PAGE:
Rach2Sym,, sorry to hear you have had covid. I had to learn to walk and write again. My ILD has deteriorated, and my right leg is weaker. But yes, we were pumped with a cocktail of drugs. I am terrified of having to go in there again if I get sick again.
Thank you for a fabulous and lucid account Rach25ym.Your experiences and thoughts about them chime very strongly with my own.
Well done for fighting off Covid and coming through it.
Extra kudos for the eighty steps! I only had 14 to deal with when I got home and that was more than challenge enought!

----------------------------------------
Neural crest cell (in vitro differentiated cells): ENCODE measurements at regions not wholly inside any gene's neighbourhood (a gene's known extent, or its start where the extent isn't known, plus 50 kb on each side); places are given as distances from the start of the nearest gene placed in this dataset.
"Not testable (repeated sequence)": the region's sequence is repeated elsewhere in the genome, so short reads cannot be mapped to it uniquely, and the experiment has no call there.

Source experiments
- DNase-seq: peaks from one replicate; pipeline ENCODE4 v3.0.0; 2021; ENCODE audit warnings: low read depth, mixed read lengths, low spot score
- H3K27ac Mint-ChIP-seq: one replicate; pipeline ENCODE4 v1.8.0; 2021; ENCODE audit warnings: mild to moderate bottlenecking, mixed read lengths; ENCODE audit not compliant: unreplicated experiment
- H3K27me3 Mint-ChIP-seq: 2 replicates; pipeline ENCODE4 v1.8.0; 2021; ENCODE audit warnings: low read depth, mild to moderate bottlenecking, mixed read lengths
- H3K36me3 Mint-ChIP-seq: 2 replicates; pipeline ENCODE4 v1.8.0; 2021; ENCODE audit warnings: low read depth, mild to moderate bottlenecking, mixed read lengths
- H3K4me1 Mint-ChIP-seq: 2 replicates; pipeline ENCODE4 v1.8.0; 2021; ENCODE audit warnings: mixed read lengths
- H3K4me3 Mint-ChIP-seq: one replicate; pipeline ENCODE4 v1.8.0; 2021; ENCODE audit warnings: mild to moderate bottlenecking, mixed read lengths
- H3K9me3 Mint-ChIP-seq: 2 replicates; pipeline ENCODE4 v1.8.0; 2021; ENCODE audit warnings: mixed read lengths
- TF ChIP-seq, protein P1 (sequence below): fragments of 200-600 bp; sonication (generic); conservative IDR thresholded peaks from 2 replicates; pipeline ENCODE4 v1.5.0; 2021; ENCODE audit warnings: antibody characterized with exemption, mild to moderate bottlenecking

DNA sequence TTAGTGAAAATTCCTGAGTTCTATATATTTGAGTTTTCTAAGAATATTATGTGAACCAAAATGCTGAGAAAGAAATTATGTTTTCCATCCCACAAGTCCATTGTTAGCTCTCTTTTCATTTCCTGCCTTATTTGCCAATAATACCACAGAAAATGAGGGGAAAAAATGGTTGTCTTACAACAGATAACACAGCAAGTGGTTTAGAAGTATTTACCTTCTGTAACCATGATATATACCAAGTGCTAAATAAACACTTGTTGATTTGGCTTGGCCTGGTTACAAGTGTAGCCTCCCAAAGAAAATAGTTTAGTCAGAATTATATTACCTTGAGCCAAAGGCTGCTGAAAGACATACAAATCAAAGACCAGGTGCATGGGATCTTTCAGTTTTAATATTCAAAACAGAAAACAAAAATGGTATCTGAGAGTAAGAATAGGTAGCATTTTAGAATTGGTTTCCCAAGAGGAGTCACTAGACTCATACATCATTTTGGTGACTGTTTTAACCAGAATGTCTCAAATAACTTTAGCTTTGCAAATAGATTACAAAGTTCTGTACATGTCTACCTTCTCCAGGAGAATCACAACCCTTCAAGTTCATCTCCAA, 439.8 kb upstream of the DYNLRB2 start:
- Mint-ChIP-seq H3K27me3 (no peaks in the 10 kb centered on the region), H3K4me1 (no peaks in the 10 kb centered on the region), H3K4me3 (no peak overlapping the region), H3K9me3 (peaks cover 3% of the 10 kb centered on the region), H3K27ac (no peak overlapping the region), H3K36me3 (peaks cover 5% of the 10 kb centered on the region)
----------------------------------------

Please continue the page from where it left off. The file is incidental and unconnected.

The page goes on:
@rach2sym What a fantastic analogy of the jigsaw and without the picture you don’t know if you have all the pieces let alone rebuilding the picture. There is plenty of medical expertise but when it come down to it you can’t beat what we have experienced and the power of the emotion it causes
It's also reasurring to have others to speak to. Thank you everyone xx
I also had a "ghostly" experience. I was in ICU for 9 or 10 weeks. One of my many hallucinations was of a strange vessel, half-island and half-boat, on which I was marooned.
A year or two later I was back in the hospital for a follow-up X-ray. I suddenly realised the X-ray room was painted in a cream colour that was familiar and felt very strange.
It was my "vessel".